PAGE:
Back To Top

[Newsmaker] Points to watch for at Pyongyang summit

With North Korea hard-pressed by international sanctions, it is unlikely that the third inter-Korean summit will yield immediate results in such areas as cross-border economic cooperation.

Here are some of the latest remarks by Yoon Young-chan, senior secretary to the president for public communications, on what will be discussed at the summit. 


1) Economic cooperation and sanctions

Yoon said that the two Koreas will discuss “the big picture” in terms of economic cooperation, but the aforementioned sanctions will make it hard for them to discuss specific details.

“There are things that we can do right now, and things that we can’t do, due to the sanctions. Rather than specific, actual cooperation plans, the discussion will be about what we can discuss right now,” Yoon said.

The senior secretary remained mum on whether the presidential office thought this was an opportune time to ease economic pressure on Pyongyang, which is under sanctions for its nuclear and ballistic missile programs.

“Multiple things are taking place at once, and we hope the conditions for US-North Korea talks will be established. The international community is currently cooperating on the sanctions, and under new circumstances,” he added.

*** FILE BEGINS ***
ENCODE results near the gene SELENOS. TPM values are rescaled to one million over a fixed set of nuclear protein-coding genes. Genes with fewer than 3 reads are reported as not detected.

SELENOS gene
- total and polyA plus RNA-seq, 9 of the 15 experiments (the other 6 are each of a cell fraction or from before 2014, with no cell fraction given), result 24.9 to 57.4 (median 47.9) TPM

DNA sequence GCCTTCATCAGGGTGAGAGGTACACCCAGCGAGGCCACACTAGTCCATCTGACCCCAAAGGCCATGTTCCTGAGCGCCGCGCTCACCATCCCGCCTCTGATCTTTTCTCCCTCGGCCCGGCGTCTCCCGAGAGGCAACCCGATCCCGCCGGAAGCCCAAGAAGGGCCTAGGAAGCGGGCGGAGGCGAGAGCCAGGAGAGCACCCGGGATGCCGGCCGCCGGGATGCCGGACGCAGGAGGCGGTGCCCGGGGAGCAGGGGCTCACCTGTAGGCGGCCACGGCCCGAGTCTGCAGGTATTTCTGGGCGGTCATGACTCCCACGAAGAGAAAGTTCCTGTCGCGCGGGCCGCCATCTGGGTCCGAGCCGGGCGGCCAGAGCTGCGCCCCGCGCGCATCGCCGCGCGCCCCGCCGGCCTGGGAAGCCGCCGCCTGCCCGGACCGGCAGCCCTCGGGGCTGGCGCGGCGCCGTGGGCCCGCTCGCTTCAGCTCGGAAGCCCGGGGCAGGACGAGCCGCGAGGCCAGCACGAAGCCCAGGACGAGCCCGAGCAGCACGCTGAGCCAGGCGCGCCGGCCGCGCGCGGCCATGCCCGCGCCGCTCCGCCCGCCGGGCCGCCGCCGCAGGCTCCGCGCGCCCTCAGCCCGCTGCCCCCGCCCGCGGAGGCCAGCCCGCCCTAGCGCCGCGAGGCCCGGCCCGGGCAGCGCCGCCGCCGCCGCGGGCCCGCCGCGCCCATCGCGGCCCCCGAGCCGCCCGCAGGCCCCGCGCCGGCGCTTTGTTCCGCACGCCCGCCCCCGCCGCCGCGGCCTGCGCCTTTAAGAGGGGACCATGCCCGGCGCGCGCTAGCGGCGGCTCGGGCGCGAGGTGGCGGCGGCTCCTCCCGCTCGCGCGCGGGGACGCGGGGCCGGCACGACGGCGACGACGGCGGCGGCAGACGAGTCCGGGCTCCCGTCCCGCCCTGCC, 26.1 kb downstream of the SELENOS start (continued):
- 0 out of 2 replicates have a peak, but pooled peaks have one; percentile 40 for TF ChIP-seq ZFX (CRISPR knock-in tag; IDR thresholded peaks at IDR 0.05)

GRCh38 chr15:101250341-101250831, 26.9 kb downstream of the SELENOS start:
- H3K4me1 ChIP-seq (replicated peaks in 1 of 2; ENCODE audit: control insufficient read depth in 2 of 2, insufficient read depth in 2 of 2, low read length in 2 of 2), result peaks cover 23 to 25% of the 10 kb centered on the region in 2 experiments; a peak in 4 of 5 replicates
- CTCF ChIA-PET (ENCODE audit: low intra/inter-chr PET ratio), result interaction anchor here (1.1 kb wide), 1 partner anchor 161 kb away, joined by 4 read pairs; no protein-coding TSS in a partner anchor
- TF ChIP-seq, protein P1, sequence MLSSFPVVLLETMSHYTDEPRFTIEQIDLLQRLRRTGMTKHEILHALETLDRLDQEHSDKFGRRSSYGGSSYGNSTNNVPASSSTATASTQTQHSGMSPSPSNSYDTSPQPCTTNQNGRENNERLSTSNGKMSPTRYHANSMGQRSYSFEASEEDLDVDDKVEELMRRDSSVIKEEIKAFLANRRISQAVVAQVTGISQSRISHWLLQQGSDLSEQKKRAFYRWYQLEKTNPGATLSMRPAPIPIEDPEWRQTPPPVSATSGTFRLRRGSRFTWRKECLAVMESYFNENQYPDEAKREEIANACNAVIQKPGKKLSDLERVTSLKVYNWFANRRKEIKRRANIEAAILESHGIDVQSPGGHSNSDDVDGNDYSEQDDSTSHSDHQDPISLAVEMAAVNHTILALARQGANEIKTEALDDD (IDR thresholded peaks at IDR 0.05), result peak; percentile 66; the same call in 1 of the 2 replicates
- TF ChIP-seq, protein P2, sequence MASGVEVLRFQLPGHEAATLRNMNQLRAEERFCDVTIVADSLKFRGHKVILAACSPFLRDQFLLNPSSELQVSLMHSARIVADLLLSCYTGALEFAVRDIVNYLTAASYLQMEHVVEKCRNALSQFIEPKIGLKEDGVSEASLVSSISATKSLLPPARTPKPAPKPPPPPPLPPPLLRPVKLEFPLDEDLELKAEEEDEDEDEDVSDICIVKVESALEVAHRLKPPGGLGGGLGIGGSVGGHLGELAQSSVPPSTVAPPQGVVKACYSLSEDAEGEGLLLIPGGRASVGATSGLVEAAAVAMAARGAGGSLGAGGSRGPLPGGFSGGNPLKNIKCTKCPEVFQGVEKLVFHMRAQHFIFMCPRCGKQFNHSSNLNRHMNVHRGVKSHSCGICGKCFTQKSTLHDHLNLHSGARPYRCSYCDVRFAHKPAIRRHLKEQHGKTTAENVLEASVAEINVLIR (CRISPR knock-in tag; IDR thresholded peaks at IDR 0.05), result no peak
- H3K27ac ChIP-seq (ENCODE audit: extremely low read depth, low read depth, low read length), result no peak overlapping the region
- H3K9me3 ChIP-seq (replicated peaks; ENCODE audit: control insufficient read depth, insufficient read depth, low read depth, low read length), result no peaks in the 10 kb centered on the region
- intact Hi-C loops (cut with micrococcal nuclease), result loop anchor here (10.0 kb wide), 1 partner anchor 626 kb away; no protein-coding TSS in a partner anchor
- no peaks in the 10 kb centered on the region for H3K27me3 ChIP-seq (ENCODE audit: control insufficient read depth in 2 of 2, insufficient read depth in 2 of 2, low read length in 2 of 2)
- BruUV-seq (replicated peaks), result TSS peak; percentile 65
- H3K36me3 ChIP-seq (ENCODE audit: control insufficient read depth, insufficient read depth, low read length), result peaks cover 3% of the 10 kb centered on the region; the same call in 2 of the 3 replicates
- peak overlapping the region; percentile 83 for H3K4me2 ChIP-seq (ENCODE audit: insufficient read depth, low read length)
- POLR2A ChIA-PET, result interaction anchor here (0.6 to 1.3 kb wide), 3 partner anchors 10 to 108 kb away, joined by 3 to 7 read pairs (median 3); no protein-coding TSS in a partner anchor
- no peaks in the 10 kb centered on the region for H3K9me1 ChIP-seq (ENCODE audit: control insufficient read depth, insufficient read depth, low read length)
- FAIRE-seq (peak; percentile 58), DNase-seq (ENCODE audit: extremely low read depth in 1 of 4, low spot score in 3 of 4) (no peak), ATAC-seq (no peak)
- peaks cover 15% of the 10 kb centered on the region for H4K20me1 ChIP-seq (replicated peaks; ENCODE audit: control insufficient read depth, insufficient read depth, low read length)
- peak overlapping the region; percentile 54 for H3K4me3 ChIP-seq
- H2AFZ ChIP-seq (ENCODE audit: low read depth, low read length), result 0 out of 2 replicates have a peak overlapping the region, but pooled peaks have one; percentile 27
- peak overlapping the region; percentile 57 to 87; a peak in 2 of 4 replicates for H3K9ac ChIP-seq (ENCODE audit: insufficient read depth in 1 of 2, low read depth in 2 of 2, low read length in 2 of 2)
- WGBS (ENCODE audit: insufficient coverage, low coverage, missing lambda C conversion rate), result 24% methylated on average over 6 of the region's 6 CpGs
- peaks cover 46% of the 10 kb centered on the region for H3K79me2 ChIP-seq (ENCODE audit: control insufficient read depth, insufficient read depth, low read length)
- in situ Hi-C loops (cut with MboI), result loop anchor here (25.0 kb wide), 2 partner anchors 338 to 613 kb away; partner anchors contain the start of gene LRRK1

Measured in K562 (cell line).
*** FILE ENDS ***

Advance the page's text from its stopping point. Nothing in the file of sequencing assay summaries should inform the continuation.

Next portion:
2) Prospects of another joint declaration

The April 27 summit ended with the two Koreas agreeing on the Panmunjeom Declaration. Whether this will be repeated remains to be seen, Yoon said.

“We believe that there have been considerable discussions regarding agreements on the easing of military tensions. I think more discussion is in order after we go to North Korea, in the process of wrapping things up,” Yoon said.

3) Koreas to focus on three agenda items

In a briefing Monday, the presidential office noted that inter-Korean relations, Washington-Pyongyang talks, and the easing of military tensions across the border would be the three main agenda items for the upcoming talks.

Yoon said the two Koreas would discuss the issues collectively, rather than set a priority. 

Moon and Kim will hold the summit from 3:30 p.m. to 5 p.m., during which the first lady Kim Jung-sook will visit a children's hospital and a music university.

The civilian entourage will hold a meeting with Kim Young-nam, North Korea's nominal head of state, while the business tycoons with meet with Ri Yong-nam, the deputy prime minister for economy of North Korea.

By Yoon Min-sik (